The other type of condenser is the large diaphragm condenser. These are typically used for vocals or other high-SPL (volume) sources. They're not quite as acurate as SDC's as they color the sound a bit, but this sounds very nice on vocals (and micing guitar cabs [wink])
  • Mic Pre- Again, your recording is only going to be as good as your equipment. If you get your hands on an XLR-to-1/4" transformer/adapter and a 1/4" to 3.5mm adapter and plug a dynamic mic into your sound card's mic in, you're still not going to get an acceptable recording. (same can be said for those karyokee mics sold at radioshack. Infact, .. don't buy anyting at radioshack. period. I mean it... A faulty radioshack barell connector has caused me hours of headaches but that's another story).

    If you want to interface a decent microphone with your computer, you're going to need a preamp of sorts. Because the output signal from a microphone is so insignificant, circuitry is required to boost the signal to a line-level so it can be efficiently digitized, making the most of your interface's (sound card's line in?) dynamic range. A mic pre could be as simple as a home-built circuit, or as complex as a 32 channel mixing desk. There are also plenty of dedicated mic pres you can purchase which have XLR input jacks and 1/4" line-out jacks.

    I use a Behringer UB802 ($50) mixer to interface my microphones with my computer (at home at least... at work, it's a 24 channel mackie mixing desk and a 32 channel Allen and Heath desk.) It works because it has two mono mic pre's with a three-band EQ (read Crispy's stickied thread for a primer on EQ) and line-level outs that I run through my sound card's line-in. Mixers and mic pre's can also supply phantom power to condenser mics over the three-pin XLR cable that the mics already use to transfer the audio signal.)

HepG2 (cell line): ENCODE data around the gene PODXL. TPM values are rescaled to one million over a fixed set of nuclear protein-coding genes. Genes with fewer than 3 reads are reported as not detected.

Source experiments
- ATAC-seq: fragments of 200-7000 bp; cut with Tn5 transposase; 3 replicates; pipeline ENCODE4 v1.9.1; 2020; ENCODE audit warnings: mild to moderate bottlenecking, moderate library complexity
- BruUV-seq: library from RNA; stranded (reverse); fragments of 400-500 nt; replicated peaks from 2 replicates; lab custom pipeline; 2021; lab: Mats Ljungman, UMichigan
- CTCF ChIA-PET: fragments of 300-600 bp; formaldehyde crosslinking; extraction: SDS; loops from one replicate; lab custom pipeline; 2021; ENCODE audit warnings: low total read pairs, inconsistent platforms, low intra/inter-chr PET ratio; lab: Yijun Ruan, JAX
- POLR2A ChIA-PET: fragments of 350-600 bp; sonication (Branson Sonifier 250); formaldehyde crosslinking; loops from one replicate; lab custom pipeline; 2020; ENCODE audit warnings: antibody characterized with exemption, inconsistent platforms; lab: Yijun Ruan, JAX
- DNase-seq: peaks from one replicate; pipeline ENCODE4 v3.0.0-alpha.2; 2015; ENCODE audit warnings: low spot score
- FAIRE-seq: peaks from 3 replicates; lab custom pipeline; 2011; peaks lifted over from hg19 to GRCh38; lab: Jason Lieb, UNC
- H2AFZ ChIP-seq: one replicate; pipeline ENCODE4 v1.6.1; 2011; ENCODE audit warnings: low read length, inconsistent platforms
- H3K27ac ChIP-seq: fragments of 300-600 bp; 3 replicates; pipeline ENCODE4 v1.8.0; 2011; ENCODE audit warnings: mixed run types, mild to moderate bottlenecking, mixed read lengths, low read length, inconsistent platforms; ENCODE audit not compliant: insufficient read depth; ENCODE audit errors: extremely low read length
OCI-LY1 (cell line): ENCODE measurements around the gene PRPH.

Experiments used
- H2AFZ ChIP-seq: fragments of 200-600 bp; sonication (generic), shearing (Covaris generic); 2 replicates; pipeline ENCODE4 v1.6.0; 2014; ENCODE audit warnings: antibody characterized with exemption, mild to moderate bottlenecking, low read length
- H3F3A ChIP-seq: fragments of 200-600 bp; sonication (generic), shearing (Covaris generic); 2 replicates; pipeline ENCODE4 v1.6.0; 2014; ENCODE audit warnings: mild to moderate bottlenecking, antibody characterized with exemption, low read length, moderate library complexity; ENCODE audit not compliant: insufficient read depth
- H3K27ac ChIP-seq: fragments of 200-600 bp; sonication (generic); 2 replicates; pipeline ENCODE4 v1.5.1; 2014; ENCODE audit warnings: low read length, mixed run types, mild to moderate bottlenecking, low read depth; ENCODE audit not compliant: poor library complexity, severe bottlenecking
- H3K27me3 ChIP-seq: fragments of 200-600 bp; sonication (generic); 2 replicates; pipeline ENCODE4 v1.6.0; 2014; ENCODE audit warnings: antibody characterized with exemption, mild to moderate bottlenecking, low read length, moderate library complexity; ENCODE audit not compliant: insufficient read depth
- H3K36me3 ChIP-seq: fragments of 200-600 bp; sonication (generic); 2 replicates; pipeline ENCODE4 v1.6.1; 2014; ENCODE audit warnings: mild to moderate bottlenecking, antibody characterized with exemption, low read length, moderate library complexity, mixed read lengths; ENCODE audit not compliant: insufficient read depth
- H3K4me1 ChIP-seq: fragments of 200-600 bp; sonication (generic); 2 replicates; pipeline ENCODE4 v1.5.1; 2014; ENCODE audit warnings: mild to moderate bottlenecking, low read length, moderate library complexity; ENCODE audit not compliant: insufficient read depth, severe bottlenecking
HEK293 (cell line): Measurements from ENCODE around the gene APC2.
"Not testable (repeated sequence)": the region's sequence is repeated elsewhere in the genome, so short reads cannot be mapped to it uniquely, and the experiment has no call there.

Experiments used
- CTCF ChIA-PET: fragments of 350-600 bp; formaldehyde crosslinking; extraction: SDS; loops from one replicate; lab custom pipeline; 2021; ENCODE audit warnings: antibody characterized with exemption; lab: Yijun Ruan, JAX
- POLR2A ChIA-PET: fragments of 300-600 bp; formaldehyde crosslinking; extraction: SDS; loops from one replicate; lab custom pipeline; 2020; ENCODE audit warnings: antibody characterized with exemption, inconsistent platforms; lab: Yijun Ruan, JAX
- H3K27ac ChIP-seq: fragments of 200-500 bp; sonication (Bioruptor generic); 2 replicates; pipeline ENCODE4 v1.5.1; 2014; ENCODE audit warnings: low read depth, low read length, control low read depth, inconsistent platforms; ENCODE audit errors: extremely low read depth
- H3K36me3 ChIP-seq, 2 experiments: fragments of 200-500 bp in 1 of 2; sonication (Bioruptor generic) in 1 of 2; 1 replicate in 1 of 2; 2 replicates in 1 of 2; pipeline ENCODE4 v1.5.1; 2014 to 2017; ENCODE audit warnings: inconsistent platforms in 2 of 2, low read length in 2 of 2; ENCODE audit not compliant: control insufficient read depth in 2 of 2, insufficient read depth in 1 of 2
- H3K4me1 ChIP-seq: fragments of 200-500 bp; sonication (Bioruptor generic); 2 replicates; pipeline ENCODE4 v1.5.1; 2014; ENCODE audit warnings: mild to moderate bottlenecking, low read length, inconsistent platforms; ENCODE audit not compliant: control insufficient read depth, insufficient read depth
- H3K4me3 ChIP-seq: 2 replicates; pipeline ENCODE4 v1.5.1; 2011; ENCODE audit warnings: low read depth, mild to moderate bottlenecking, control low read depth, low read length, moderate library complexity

• Sound Card/ADC- This part is also important, however I've found that on newer computers (with newer sound cards) the line-in usually sounds decent. just not on my laptop. If you're more concerned about this part of the sound-chain than I am, however, you might want to look into the higher end sound cards by M-Audio like the Audiophile series, or look into external interfaces such as Digidesign's MBOX or Digi001. They're not cheap though
  • Software- This (and the microphones) might be where you end up spending a good deal of money. Though there is some decent free software for recording (Audacity and Kristal audio engine), these don't provide the effects and processing functionality that you would get with something like Logic, Reason, Audition, or Protools. Check some of those out, they really are quite nice :)
Anyways, to recap, if you're looking to create a decent quality digital recording, you're going to need a good mic running into a good preamp or mixer, going into a decent sound card or audio interface on your computer. As far as software goes, anything will work for recording, though you should make your purchase concidering what processing and effects functionality you'll require. No, $4 computer mics will not work. Thank you.

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Crispy    556
Hobo - would you mind awfully if I nudge this thread into my sticky already in this forum? Properly credited, of course.

I'm afraid this thread won't be stickified and it'd be an awful waste if it just fell off the front page.

[Edited by - Crispy on July 4, 2005 5:47:49 PM]